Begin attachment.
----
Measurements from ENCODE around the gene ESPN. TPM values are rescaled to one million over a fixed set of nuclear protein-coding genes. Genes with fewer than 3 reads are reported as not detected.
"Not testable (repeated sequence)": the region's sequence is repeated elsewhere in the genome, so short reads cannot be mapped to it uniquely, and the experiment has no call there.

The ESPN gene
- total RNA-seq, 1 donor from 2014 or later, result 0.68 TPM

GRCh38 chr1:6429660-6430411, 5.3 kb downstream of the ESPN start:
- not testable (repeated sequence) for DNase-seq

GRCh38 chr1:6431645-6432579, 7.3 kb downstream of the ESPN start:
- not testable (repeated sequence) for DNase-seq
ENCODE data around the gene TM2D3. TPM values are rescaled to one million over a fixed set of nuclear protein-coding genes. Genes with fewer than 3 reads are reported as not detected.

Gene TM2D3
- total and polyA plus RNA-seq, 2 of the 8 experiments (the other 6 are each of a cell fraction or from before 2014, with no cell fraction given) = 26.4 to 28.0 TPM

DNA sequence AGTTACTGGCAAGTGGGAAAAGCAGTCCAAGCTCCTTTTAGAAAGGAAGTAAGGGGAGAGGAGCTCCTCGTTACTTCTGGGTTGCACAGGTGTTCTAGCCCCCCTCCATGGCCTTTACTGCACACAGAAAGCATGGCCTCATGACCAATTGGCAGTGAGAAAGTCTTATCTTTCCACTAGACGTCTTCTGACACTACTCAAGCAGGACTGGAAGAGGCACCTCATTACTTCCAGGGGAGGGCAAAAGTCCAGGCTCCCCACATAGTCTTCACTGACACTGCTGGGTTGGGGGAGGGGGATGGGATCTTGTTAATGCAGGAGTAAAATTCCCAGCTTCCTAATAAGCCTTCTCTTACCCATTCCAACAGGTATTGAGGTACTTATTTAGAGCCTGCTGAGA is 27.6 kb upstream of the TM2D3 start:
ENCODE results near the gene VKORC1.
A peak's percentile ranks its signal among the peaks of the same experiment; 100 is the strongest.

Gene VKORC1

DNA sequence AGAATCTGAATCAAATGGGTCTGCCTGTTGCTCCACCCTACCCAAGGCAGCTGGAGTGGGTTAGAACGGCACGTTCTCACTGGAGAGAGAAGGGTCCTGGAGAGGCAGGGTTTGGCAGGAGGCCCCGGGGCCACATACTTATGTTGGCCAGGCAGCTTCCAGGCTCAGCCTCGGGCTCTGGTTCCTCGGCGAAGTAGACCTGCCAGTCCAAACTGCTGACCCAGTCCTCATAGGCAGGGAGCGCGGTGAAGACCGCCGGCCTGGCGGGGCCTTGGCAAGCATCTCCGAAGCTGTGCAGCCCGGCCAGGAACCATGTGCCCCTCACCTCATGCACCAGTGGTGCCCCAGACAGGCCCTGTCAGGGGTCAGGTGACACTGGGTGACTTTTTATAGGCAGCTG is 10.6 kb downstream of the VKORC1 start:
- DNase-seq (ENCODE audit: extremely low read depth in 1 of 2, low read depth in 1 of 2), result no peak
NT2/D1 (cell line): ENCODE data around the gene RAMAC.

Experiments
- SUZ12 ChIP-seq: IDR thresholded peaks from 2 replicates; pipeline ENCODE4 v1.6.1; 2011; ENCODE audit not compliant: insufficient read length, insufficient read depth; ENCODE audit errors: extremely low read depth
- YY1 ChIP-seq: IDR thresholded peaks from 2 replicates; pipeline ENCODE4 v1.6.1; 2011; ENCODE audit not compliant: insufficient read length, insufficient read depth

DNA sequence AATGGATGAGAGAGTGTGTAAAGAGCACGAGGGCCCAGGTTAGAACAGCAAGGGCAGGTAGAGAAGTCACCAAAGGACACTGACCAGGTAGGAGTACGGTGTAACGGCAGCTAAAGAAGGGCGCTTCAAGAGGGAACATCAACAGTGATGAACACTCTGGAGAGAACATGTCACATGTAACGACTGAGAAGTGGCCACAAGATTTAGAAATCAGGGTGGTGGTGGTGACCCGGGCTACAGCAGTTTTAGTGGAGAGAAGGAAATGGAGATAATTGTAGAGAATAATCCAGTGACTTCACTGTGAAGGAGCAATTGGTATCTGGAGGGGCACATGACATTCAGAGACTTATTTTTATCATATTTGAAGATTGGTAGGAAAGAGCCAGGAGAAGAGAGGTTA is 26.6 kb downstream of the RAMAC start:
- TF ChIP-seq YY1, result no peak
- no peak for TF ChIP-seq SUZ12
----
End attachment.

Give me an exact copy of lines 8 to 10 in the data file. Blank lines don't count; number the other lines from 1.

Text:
- not testable (repeated sequence) for DNase-seq
ENCODE data around the gene TM2D3. TPM values are rescaled to one million over a fixed set of nuclear protein-coding genes. Genes with fewer than 3 reads are reported as not detected.

Gene TM2D3